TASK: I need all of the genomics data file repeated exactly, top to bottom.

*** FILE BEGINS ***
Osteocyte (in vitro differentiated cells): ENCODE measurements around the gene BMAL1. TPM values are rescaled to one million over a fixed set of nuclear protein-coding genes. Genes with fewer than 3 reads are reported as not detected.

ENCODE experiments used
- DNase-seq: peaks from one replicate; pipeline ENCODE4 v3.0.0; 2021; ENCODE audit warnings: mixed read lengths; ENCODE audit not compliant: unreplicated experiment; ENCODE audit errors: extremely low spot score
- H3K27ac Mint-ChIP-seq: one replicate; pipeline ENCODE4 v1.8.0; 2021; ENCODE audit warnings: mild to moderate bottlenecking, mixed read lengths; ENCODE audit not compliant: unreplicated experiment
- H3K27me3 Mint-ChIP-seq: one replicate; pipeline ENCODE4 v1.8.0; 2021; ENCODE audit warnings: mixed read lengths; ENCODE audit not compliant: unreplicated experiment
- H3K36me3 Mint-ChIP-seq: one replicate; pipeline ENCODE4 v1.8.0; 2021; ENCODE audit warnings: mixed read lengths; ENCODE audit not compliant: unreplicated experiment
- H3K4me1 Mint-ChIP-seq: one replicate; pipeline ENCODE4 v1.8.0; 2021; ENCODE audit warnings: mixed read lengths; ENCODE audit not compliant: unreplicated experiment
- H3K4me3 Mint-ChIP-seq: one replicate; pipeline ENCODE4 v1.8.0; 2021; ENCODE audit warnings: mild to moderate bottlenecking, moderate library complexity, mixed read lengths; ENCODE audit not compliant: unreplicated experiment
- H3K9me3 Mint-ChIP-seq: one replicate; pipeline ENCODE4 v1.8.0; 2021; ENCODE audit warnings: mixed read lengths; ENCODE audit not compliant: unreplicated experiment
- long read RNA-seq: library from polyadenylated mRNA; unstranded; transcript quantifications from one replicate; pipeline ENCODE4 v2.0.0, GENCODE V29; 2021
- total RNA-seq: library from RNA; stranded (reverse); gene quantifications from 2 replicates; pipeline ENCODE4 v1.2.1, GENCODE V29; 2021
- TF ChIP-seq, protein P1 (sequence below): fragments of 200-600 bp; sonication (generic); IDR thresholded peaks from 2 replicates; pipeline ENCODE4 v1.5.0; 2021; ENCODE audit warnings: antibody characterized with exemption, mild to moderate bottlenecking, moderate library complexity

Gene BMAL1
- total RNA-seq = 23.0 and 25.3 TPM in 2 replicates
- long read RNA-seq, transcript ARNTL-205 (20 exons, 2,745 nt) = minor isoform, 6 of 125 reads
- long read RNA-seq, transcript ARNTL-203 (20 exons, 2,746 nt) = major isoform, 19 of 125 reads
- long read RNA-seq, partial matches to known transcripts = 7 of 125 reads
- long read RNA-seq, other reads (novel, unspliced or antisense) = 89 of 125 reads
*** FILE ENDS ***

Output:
Osteocyte (in vitro differentiated cells): ENCODE measurements around the gene BMAL1. TPM values are rescaled to one million over a fixed set of nuclear protein-coding genes. Genes with fewer than 3 reads are reported as not detected.

ENCODE experiments used
- DNase-seq: peaks from one replicate; pipeline ENCODE4 v3.0.0; 2021; ENCODE audit warnings: mixed read lengths; ENCODE audit not compliant: unreplicated experiment; ENCODE audit errors: extremely low spot score
- H3K27ac Mint-ChIP-seq: one replicate; pipeline ENCODE4 v1.8.0; 2021; ENCODE audit warnings: mild to moderate bottlenecking, mixed read lengths; ENCODE audit not compliant: unreplicated experiment
- H3K27me3 Mint-ChIP-seq: one replicate; pipeline ENCODE4 v1.8.0; 2021; ENCODE audit warnings: mixed read lengths; ENCODE audit not compliant: unreplicated experiment
- H3K36me3 Mint-ChIP-seq: one replicate; pipeline ENCODE4 v1.8.0; 2021; ENCODE audit warnings: mixed read lengths; ENCODE audit not compliant: unreplicated experiment
- H3K4me1 Mint-ChIP-seq: one replicate; pipeline ENCODE4 v1.8.0; 2021; ENCODE audit warnings: mixed read lengths; ENCODE audit not compliant: unreplicated experiment
- H3K4me3 Mint-ChIP-seq: one replicate; pipeline ENCODE4 v1.8.0; 2021; ENCODE audit warnings: mild to moderate bottlenecking, moderate library complexity, mixed read lengths; ENCODE audit not compliant: unreplicated experiment
- H3K9me3 Mint-ChIP-seq: one replicate; pipeline ENCODE4 v1.8.0; 2021; ENCODE audit warnings: mixed read lengths; ENCODE audit not compliant: unreplicated experiment
- long read RNA-seq: library from polyadenylated mRNA; unstranded; transcript quantifications from one replicate; pipeline ENCODE4 v2.0.0, GENCODE V29; 2021
- total RNA-seq: library from RNA; stranded (reverse); gene quantifications from 2 replicates; pipeline ENCODE4 v1.2.1, GENCODE V29; 2021
- TF ChIP-seq, protein P1 (sequence below): fragments of 200-600 bp; sonication (generic); IDR thresholded peaks from 2 replicates; pipeline ENCODE4 v1.5.0; 2021; ENCODE audit warnings: antibody characterized with exemption, mild to moderate bottlenecking, moderate library complexity

Gene BMAL1
- total RNA-seq = 23.0 and 25.3 TPM in 2 replicates
- long read RNA-seq, transcript ARNTL-205 (20 exons, 2,745 nt) = minor isoform, 6 of 125 reads
- long read RNA-seq, transcript ARNTL-203 (20 exons, 2,746 nt) = major isoform, 19 of 125 reads
- long read RNA-seq, partial matches to known transcripts = 7 of 125 reads
- long read RNA-seq, other reads (novel, unspliced or antisense) = 89 of 125 reads